Former Pittsburgh Steelers lineman Tunch Ilkin has died, according to a statement from Steelers President Art Rooney II. He was 63.
Ilkin was a two-time NFL Pro Bowl player, the statement said.
“His passion for the game of football was evident in his everyday life,” Rooney said.
“As a player, he fought his way through tough times of being cut and injured but continued to make an impact as a leader of our offensive line and made two Pro Bowls.”
Born in Istanbul before emigrating two years later to the United States with his parents, Ilkin became the first person born in Turkey to play in the NFL, according to a statement from the Steelers.
He played for the team for 13 years and then one season with the Green Bay Packers in 1993, according to the statement. Between 1989 and 1994, Ilkin served as vice president of the NFL Players Association.
“Voted to the Pittsburgh Steelers All-Time Team in 2007 as part of the franchise’s 75th Season celebration, and to the Steelers Hall of Honor as part of the Class of 2021, Mr. Ilkin loved football and played it with distinction starting in high school, then in college, and then as a professional,” the statement said.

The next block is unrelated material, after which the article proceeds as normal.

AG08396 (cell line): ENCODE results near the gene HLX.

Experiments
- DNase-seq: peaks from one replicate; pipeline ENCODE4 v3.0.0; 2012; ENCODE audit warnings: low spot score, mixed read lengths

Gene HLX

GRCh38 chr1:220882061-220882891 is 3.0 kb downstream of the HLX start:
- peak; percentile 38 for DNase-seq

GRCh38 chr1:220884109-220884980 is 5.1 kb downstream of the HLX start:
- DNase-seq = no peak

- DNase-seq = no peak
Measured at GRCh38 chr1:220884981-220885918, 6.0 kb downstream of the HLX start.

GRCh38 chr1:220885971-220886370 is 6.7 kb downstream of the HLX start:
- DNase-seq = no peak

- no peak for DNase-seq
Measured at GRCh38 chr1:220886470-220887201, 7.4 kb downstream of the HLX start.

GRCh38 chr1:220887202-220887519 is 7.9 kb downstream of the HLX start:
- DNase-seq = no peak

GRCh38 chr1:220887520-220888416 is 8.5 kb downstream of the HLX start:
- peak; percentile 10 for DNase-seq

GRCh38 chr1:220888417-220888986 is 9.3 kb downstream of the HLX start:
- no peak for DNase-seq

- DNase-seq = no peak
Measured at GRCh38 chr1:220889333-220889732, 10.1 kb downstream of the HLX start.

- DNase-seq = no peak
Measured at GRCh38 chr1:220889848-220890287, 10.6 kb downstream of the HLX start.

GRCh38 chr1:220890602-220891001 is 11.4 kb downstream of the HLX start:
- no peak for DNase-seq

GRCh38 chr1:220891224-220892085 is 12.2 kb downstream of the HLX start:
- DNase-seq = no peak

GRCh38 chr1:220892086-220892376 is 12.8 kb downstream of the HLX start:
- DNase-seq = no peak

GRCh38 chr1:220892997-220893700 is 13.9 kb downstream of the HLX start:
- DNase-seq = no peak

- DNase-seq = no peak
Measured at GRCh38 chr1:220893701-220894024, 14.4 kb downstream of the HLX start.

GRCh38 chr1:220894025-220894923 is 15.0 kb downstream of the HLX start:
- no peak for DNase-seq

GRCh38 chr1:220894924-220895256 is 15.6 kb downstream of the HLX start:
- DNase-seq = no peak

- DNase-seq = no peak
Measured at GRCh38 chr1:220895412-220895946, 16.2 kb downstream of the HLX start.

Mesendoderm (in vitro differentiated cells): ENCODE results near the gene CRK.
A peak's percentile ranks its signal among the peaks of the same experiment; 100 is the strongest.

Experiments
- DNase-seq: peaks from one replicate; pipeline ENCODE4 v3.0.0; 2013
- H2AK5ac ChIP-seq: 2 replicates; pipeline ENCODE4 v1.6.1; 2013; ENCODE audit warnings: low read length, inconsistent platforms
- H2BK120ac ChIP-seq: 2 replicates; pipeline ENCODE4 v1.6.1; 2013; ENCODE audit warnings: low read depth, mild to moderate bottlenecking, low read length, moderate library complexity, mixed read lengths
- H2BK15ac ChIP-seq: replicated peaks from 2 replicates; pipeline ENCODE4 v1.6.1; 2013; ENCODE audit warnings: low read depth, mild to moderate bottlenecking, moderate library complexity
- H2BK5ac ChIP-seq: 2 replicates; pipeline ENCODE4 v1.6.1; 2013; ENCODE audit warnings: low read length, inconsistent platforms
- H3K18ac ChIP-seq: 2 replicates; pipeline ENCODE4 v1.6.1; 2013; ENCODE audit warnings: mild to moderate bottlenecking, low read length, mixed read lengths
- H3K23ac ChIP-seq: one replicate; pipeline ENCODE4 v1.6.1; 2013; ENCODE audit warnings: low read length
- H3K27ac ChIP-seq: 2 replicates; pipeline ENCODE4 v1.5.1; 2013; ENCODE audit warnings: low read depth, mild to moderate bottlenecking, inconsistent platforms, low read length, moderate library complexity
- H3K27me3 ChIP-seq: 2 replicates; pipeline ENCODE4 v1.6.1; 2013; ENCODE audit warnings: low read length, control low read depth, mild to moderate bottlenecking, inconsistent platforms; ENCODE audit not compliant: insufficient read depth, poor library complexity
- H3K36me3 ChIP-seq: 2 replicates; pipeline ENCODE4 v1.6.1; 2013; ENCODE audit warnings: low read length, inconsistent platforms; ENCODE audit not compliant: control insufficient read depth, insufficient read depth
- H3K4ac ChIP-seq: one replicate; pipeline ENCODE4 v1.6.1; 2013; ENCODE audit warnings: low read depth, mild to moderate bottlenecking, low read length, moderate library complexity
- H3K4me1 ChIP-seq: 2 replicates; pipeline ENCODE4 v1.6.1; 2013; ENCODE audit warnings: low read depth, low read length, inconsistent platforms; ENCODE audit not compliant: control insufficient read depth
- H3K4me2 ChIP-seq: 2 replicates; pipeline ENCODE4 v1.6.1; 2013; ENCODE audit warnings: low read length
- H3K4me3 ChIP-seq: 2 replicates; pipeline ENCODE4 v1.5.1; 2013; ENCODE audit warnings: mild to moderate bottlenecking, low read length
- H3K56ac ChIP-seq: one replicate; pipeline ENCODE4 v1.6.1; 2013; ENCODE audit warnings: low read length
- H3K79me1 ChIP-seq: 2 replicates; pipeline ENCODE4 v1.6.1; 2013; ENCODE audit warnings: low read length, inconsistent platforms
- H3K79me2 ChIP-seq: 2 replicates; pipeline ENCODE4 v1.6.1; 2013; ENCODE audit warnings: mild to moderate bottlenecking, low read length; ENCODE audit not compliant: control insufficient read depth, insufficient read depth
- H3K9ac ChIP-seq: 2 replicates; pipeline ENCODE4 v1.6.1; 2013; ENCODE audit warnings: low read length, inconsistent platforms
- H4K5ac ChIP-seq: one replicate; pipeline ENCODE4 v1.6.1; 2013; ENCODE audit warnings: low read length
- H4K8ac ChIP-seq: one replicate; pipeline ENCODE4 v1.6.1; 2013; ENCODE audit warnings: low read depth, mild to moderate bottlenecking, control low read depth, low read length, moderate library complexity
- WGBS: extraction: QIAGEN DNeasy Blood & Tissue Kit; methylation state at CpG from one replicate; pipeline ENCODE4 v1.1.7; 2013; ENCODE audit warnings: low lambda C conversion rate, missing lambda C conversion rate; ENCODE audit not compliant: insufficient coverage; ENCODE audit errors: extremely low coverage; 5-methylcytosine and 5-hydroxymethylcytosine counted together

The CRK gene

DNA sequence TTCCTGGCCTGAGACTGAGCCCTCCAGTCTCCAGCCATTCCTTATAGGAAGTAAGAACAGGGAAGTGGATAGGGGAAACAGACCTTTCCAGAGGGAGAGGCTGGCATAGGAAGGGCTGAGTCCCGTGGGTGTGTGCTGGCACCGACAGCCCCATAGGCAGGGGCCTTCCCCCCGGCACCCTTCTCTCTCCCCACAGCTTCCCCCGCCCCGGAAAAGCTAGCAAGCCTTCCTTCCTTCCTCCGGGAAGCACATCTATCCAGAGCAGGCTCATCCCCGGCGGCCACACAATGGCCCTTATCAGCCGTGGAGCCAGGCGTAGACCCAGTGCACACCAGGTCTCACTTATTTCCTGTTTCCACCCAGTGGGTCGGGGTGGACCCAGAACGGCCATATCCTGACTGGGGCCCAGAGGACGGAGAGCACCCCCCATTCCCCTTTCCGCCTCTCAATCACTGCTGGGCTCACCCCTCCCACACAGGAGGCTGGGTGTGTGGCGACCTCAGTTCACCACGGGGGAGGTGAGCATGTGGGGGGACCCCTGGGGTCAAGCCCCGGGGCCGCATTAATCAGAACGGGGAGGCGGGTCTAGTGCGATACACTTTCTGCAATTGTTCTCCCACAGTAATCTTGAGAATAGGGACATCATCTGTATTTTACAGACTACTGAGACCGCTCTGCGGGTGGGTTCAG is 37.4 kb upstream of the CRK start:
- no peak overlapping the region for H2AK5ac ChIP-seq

Ilkin was diagnosed with Lou Gehrig’s disease in September 2020. In June 2021, he announced his retirement from broadcasting to focus on treatment, the team said.
“I have had 37 years in the NFL, with 14 as a player and the last 23 in broadcasting as the color analyst on the Pittsburgh Steelers Football Network, and I’ve decided to retire,” he had said back then, according to the team’s statement. “I want to spend this time focusing on my treatment and fighting this disease.”
The disease, also known as amyotrophic lateral sclerosis is a progressive, neurodegenerative disease that affects the nerve cells in the brain and spinal cord that make the muscles of both the upper and lower body work. Those nerve cells lose their ability to initiate and control muscle movement, which leads to paralysis and death.
People with the condition lose control of muscle movement, eventually losing their ability to eat, speak, walk and, ultimately, breathe.